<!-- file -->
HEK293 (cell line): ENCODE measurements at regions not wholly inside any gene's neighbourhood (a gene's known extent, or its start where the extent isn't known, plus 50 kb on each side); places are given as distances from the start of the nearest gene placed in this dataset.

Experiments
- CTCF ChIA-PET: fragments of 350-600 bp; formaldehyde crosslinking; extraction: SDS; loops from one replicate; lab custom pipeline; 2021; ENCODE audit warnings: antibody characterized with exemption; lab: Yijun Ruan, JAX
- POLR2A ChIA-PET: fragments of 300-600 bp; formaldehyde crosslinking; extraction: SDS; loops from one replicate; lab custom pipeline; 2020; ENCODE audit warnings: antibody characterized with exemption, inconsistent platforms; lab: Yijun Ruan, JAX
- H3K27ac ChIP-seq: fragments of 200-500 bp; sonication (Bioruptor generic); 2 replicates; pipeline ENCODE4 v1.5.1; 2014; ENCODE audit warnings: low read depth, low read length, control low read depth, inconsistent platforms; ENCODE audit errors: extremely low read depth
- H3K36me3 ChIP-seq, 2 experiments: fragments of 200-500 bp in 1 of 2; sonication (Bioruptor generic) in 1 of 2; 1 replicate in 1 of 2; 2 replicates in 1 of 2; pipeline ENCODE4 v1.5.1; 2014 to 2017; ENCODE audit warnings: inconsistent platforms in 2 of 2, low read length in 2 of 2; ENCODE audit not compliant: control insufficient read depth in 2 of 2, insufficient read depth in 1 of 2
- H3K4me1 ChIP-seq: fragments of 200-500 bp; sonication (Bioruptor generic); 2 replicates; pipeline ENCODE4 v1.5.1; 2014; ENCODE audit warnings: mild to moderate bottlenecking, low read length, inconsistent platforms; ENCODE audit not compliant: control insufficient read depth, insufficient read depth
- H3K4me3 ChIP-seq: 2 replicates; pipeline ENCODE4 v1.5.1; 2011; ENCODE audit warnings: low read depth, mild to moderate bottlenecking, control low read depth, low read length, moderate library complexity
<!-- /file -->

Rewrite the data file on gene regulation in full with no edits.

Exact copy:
HEK293 (cell line): ENCODE measurements at regions not wholly inside any gene's neighbourhood (a gene's known extent, or its start where the extent isn't known, plus 50 kb on each side); places are given as distances from the start of the nearest gene placed in this dataset.

Experiments
- CTCF ChIA-PET: fragments of 350-600 bp; formaldehyde crosslinking; extraction: SDS; loops from one replicate; lab custom pipeline; 2021; ENCODE audit warnings: antibody characterized with exemption; lab: Yijun Ruan, JAX
- POLR2A ChIA-PET: fragments of 300-600 bp; formaldehyde crosslinking; extraction: SDS; loops from one replicate; lab custom pipeline; 2020; ENCODE audit warnings: antibody characterized with exemption, inconsistent platforms; lab: Yijun Ruan, JAX
- H3K27ac ChIP-seq: fragments of 200-500 bp; sonication (Bioruptor generic); 2 replicates; pipeline ENCODE4 v1.5.1; 2014; ENCODE audit warnings: low read depth, low read length, control low read depth, inconsistent platforms; ENCODE audit errors: extremely low read depth
- H3K36me3 ChIP-seq, 2 experiments: fragments of 200-500 bp in 1 of 2; sonication (Bioruptor generic) in 1 of 2; 1 replicate in 1 of 2; 2 replicates in 1 of 2; pipeline ENCODE4 v1.5.1; 2014 to 2017; ENCODE audit warnings: inconsistent platforms in 2 of 2, low read length in 2 of 2; ENCODE audit not compliant: control insufficient read depth in 2 of 2, insufficient read depth in 1 of 2
- H3K4me1 ChIP-seq: fragments of 200-500 bp; sonication (Bioruptor generic); 2 replicates; pipeline ENCODE4 v1.5.1; 2014; ENCODE audit warnings: mild to moderate bottlenecking, low read length, inconsistent platforms; ENCODE audit not compliant: control insufficient read depth, insufficient read depth
- H3K4me3 ChIP-seq: 2 replicates; pipeline ENCODE4 v1.5.1; 2011; ENCODE audit warnings: low read depth, mild to moderate bottlenecking, control low read depth, low read length, moderate library complexity